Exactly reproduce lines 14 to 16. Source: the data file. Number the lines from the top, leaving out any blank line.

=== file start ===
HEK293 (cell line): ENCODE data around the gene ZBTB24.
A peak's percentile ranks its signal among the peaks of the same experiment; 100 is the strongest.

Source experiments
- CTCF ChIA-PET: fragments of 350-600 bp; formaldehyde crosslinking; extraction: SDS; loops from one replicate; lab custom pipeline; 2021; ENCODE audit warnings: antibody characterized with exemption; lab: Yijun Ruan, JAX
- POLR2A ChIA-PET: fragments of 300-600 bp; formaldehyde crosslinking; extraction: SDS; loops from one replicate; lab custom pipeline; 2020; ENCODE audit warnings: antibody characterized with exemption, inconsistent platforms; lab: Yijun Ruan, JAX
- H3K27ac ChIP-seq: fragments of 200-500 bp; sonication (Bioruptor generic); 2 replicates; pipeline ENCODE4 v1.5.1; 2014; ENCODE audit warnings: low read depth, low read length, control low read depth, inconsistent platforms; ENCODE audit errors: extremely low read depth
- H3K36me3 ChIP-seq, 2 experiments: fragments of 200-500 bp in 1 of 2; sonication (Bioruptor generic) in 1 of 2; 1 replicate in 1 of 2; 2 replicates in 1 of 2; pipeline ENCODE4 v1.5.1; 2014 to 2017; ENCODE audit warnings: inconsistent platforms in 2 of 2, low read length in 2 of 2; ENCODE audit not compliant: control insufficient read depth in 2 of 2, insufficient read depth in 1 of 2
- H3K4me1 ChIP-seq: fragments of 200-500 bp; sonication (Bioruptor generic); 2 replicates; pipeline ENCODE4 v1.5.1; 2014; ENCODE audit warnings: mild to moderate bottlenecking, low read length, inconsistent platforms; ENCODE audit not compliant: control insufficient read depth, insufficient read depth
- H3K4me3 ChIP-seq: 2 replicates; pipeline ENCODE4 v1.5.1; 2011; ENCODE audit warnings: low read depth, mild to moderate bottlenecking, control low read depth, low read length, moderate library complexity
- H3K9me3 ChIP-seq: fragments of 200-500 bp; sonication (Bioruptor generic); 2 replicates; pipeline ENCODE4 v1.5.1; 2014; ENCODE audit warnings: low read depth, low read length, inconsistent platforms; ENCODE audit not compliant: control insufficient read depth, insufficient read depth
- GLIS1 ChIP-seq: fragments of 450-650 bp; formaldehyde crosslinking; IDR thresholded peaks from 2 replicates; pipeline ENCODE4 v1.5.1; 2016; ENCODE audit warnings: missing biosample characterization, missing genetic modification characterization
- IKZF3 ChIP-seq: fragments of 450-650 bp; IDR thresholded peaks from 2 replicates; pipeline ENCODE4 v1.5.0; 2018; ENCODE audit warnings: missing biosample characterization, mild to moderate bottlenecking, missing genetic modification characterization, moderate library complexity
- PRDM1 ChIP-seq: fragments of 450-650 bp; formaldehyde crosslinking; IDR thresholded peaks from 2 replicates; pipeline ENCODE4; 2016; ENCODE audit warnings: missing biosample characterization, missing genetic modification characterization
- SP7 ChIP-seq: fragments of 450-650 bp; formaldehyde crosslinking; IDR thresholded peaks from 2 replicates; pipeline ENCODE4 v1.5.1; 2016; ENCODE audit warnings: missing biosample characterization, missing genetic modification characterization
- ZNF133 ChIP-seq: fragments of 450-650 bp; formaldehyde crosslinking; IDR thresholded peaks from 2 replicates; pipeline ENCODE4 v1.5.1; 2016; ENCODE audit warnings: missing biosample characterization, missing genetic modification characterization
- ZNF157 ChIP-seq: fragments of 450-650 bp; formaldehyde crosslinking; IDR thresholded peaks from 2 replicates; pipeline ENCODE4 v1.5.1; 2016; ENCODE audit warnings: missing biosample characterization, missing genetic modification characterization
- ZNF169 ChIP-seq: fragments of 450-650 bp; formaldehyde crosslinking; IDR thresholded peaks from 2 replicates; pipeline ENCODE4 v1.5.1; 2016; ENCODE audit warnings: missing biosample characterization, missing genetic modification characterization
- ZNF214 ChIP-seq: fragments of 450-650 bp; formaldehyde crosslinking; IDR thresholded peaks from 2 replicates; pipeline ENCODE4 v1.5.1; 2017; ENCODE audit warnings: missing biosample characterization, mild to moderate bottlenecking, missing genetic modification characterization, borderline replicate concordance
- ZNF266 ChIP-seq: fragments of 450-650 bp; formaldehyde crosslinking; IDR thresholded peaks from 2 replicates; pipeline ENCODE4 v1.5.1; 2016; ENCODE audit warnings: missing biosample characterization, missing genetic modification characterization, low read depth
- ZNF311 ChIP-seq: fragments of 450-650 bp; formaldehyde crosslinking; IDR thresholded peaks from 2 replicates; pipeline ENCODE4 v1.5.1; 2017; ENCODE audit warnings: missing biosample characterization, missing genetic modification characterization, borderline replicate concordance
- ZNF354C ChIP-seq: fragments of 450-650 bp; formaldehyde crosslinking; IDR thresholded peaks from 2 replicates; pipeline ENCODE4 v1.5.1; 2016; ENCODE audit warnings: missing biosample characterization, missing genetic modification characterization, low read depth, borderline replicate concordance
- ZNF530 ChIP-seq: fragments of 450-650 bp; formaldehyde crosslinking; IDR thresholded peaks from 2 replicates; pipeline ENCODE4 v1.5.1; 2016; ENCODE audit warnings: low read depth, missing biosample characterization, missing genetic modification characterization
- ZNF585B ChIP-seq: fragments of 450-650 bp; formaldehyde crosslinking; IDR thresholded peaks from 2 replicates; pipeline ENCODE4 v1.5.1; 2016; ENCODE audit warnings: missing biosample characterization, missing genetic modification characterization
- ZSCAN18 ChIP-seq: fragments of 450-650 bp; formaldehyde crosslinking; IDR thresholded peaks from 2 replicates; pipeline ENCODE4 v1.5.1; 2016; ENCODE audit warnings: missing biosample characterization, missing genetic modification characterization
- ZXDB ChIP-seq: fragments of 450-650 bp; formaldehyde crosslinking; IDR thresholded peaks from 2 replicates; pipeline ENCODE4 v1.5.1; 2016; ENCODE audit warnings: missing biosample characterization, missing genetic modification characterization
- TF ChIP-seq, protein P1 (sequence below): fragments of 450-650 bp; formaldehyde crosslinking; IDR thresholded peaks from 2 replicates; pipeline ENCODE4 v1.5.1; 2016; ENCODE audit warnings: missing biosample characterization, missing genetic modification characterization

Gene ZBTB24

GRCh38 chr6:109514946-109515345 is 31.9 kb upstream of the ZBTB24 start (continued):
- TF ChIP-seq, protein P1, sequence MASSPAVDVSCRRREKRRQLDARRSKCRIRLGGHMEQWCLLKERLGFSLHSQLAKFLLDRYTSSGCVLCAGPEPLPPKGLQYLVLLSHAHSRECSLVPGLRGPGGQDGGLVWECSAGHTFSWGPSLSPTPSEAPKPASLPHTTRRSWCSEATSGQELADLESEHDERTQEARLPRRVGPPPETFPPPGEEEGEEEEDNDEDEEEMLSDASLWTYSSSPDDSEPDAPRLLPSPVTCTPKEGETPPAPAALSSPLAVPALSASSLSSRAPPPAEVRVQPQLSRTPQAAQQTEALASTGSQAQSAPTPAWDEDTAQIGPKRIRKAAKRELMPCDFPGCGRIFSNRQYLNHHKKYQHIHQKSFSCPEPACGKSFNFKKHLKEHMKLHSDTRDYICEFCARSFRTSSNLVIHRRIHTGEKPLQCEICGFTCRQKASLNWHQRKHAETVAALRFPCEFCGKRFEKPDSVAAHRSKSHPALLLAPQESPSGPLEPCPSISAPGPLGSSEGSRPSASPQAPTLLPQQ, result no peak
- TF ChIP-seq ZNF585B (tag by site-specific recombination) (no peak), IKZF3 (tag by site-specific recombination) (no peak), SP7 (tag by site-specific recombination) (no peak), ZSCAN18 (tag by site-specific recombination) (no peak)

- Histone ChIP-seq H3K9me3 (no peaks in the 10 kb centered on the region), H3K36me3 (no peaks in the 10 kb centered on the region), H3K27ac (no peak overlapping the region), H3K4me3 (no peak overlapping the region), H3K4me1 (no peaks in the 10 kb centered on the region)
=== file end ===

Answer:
- SP7 ChIP-seq: fragments of 450-650 bp; formaldehyde crosslinking; IDR thresholded peaks from 2 replicates; pipeline ENCODE4 v1.5.1; 2016; ENCODE audit warnings: missing biosample characterization, missing genetic modification characterization
- ZNF133 ChIP-seq: fragments of 450-650 bp; formaldehyde crosslinking; IDR thresholded peaks from 2 replicates; pipeline ENCODE4 v1.5.1; 2016; ENCODE audit warnings: missing biosample characterization, missing genetic modification characterization
- ZNF157 ChIP-seq: fragments of 450-650 bp; formaldehyde crosslinking; IDR thresholded peaks from 2 replicates; pipeline ENCODE4 v1.5.1; 2016; ENCODE audit warnings: missing biosample characterization, missing genetic modification characterization